Sunday, January 29, 2017

Sci-Fi Crewmen, from Mortars to Starships


Science fiction has its share of small craft pilots, fighter pilots and crewmen of various weapons and vehicles. A glimpse at aspects of current crewmen gives insight into how the crewman of the future may develop.

With the release of the Hasbro Star Wars army men type figures, we have a nice assortment of armed combatants based on that franchise. Along with Imperial Stormtroopers and Rebel infantry, one will find various pilots, crewmen, Jedi and aliens.

Let’s look at pilots and various crewmen.  At this time on Earth, pilots and crew of military aircraft receive training both for flight and for ground situations. Fighter pilots are taught what to do if they are shot down. This includes escape and evasion and use of firearms. The same training is given aircrews of bombers and other combat aircraft. While they might not have the ground combat skills of an infantryman, they can put up a fight.

In a futuristic setting, an air crew might be able to also act as a small landing party. They may be able to set up a small perimeter and explore the immediate area. I doubt they would be prepared to fend off a serious attack. In that case, escape via their aircraft would be the obvious option.

If we look to the Star Wars figures as an example, we see the Tie Fighter pilot and several X-Wing pilots all armed with pistols. It would be realistic to assume that the Tie Fighter Pilot has good training in using his weapon plus skills in the use of cover, concealment, escape and evasion. Rebel training would vary from unit to unit. It may range from very good to poor to uneven..For instance, one unit may be taught excellent shooting skills but poor escape and evasion techniques. This kind of spotty training is consistent with historical precedents for rebellions and mercenaries.

Crews of combat vehicles such as tanks, personnel carriers and self-propelled artillery are trained primarily in manning their respective vehicles / crew-served weapons. Most armies also give these troops basic infantry training so they can fight when dismounted. Crews of crew-served weapons such as mortars, missile launchers and the like also receive infantry training. They can defend themselves and their weapon. Usually, such troops are protected by infantry operating between them and the enemy. It was discovered in World War II that to leave such men untrained in personal combat is a mistake. The speed of modern warfare and the likelihood of troops operating behind the lines demands that all military personnel in the combat zone need basic infantry skills. We can assume that in futuristic scenarios among humans and alien types, that lesson had also been learned.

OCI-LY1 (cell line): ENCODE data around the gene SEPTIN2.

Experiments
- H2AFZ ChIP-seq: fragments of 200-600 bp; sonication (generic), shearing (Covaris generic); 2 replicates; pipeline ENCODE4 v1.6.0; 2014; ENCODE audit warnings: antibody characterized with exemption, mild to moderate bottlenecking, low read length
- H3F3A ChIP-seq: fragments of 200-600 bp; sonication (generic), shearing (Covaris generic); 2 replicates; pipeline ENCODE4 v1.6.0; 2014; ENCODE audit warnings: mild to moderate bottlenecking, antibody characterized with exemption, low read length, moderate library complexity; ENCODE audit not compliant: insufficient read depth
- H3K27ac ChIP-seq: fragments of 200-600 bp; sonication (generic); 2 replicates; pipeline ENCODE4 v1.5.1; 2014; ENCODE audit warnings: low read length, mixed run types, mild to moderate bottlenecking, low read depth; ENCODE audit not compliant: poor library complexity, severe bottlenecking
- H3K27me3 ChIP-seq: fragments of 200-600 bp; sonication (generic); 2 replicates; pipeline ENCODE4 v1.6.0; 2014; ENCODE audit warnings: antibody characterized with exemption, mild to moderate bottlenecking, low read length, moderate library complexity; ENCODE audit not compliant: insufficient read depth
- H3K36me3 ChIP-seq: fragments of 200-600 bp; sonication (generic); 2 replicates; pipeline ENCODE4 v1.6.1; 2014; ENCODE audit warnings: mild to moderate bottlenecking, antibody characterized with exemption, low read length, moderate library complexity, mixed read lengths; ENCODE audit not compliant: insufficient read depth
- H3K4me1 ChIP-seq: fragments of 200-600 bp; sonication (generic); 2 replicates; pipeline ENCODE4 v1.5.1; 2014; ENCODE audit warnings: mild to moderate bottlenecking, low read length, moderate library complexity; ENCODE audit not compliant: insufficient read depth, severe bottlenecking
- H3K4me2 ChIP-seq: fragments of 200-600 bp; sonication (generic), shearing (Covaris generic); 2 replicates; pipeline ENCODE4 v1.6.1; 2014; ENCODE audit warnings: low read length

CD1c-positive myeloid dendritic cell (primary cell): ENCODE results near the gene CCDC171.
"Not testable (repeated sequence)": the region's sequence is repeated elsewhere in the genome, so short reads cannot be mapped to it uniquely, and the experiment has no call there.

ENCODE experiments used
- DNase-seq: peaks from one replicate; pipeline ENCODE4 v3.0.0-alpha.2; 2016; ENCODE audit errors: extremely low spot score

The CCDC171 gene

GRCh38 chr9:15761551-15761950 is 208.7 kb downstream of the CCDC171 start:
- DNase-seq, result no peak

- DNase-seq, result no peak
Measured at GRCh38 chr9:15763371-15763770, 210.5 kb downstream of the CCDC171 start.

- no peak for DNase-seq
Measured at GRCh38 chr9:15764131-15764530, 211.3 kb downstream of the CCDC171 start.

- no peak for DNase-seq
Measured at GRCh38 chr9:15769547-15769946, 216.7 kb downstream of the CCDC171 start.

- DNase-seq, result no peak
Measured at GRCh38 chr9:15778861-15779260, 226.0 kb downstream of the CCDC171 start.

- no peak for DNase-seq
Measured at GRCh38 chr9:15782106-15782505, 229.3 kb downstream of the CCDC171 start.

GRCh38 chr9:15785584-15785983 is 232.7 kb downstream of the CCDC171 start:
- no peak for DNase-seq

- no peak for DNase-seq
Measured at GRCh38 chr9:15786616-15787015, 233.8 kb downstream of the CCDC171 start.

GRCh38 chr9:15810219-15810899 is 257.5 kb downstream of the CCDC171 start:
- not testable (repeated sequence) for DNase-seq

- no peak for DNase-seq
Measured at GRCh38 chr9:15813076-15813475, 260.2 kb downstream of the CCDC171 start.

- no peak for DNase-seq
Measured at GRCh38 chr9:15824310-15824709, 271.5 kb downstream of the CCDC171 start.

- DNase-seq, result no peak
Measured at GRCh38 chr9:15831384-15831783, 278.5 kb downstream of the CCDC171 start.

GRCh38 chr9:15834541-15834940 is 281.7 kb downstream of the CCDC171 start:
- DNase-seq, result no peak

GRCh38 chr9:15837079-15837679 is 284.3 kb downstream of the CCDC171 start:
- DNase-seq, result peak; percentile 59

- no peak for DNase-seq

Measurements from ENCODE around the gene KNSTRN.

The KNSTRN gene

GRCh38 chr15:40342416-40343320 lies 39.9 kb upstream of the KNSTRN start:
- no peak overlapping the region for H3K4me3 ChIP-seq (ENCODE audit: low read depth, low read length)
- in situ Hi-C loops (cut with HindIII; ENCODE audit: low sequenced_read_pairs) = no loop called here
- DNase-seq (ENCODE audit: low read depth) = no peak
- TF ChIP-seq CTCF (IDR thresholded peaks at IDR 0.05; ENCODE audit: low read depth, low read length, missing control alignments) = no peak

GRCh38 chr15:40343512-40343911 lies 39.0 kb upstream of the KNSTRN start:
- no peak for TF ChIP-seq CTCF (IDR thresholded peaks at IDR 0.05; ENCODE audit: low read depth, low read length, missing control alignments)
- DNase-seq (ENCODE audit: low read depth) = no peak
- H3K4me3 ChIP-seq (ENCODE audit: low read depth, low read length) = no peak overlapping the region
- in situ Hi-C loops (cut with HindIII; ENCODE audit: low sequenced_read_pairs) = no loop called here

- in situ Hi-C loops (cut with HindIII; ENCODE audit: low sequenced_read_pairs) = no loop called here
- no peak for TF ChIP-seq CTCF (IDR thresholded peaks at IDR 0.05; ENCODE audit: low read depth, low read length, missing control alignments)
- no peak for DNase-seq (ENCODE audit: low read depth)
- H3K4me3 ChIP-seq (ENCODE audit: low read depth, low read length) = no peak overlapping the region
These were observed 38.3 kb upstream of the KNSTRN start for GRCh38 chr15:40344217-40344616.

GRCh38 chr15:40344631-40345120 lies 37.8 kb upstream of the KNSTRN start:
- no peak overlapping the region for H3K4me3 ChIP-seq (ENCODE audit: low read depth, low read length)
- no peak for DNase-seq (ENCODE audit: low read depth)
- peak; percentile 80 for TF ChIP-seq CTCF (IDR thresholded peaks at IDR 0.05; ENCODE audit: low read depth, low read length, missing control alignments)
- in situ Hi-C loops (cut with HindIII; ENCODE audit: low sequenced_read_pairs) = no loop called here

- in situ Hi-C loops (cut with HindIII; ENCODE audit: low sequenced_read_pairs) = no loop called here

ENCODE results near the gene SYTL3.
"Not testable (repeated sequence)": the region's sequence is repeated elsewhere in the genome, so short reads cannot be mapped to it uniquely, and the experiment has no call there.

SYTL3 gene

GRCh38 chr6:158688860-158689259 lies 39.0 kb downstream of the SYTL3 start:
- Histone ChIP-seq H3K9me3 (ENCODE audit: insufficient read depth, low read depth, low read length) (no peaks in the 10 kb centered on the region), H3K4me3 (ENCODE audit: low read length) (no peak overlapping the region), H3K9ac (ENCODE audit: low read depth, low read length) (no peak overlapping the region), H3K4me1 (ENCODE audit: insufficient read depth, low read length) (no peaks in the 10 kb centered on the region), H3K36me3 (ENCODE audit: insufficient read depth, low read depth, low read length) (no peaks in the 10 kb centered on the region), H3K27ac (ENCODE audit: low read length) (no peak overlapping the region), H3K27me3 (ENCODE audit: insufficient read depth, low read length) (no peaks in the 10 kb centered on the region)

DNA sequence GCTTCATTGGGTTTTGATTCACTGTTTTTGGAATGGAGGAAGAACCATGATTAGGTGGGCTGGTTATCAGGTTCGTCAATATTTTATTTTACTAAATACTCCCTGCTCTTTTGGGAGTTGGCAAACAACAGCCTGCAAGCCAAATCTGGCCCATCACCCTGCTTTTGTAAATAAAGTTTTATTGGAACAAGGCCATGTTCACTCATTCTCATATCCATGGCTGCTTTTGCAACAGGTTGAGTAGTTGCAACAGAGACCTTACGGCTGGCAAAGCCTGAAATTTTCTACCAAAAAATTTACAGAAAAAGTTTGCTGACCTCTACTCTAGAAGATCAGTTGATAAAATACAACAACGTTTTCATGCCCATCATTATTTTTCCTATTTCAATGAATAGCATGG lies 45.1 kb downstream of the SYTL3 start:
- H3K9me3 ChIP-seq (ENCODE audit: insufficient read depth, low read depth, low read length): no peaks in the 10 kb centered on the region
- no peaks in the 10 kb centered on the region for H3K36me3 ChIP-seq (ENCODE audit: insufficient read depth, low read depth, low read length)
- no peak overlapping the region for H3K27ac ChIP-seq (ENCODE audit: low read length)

Then again, there is no accounting for some things that aliens do.

I am reminded of how Japan used Koreans as secondary troops during World War II. These men were used in labor and construction battalions, supply units and such. They had very little combat training. Call it a case of smugness and bigotry that the Japanese did not think it worthwhile to teach the Koreans to defend themselves. Indeed, many of the “Japanese” troops captured during World War II were actually Koreans from labor and supply units.

We can use the Navy as an example of how crews of larger vessels would be trained. Most would receive a basic sort of training that may include rudimentary crew skills and perhaps basic use of personal weapons. Most training would go into developing a crewman’s skills for his particular specialty. For instance, a ship‘s crew today includes radar men, sonar men, engine crews, and even food preparation. Combat with larger ships generally involves crew-served weapons such as ani-aircraft guns, heavier artillery and missiles. Many crewmen have a “battle station” that requires serving the guns or other combat necessities.

For times when personal combat skills are necessary, most ships have a contingent of security personnel. The US Navy assigns Marines to its ships for this purpose. Futuristic craft may have special security teams or their verison of Marines. They would handle internal troubles as well as attempted boardings and provide landing parties.

Special types of ships are designed to transport troops and heavy weapons to combat areas. These would be well-defended.

Something like the “Death Star” would have an abundance of regular crewmen plus contingents for internal security and landing parties. A starship like the Enterprise should have a unit of personnel similar to the Marine contingent on a modern Navy ship. The crews of small ships like those in Firefly and Farscape’s Moira are responsible for thetr own defense.

On the whole, be they assigned to large weapons, vehicles or components of a large vessel, crewmen prefer to stick to their specialty. While they can function as an impromptu infantry, they prefer to man their guns / tanks / ships. Crewmen would rather leave infantry and security work to the grunts.


To understand dismounted crewmen in a gunfight, the best example is from the Western genre. Think of scenes where cowboys defend from behind a wagon or from a house. This is not the coordinated musketry of a rifle team. The cowboys can shoot and provide cover, but they are not as polished as men trained to fight as a unit.

1 comment:

  1. Hi there! Just discovered your blog and SO excited to see posts on science fiction (which I think this one falls under, but I didn't see the tag added). Anyway, I plan to read up on all your great posts -- as soon as I'm back from the con going on here in Minnesota. Keep up the great work Thor!